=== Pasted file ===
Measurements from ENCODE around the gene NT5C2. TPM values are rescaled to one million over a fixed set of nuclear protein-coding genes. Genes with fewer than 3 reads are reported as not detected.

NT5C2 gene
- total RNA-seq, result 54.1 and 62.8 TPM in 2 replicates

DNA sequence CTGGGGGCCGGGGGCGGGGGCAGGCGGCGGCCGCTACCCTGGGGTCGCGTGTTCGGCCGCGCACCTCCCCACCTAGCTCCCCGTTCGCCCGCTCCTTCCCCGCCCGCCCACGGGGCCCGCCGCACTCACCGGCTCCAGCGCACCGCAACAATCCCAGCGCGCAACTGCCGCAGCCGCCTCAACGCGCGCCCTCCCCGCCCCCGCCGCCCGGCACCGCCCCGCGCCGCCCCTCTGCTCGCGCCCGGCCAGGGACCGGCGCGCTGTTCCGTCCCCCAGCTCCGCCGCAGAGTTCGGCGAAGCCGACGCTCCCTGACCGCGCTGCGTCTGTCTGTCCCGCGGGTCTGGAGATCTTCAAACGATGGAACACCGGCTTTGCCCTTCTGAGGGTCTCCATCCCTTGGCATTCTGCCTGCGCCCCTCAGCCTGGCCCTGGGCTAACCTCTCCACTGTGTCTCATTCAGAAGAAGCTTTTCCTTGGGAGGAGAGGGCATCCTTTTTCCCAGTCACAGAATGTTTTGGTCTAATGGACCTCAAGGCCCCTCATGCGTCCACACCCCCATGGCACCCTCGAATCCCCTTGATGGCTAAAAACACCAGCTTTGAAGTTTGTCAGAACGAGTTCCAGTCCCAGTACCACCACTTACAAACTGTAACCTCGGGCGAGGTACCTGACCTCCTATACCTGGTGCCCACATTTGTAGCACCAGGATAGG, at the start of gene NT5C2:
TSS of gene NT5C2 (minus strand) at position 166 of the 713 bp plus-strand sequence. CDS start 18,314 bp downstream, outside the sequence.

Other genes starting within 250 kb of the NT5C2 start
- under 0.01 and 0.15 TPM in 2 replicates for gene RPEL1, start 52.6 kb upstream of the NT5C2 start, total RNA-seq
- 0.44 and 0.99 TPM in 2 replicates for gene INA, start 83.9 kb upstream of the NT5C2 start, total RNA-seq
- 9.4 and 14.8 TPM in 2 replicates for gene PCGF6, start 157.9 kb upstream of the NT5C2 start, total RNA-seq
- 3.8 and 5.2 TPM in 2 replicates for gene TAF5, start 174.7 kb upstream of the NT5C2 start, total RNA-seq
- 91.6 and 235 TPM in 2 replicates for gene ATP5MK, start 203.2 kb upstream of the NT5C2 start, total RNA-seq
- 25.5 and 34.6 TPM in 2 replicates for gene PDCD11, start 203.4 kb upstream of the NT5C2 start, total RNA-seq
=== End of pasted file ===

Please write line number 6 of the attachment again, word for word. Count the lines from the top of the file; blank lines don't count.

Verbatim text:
Other genes starting within 250 kb of the NT5C2 start